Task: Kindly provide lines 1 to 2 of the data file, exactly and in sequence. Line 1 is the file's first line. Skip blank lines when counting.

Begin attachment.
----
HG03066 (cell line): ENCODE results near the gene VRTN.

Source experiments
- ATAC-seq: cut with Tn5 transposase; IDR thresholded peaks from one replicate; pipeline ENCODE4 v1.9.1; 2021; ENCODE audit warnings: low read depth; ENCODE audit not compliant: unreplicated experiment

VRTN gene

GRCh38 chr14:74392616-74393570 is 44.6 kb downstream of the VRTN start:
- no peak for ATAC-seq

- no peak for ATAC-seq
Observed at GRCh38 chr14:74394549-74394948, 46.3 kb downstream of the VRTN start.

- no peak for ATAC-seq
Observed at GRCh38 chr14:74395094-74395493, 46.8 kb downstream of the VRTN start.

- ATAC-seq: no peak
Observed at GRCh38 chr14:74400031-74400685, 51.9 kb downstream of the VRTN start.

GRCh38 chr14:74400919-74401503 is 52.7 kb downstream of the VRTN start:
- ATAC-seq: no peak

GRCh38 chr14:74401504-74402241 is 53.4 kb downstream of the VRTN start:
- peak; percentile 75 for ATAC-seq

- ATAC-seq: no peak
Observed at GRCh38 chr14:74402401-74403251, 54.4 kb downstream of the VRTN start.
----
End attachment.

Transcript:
HG03066 (cell line): ENCODE results near the gene VRTN.

Source experiments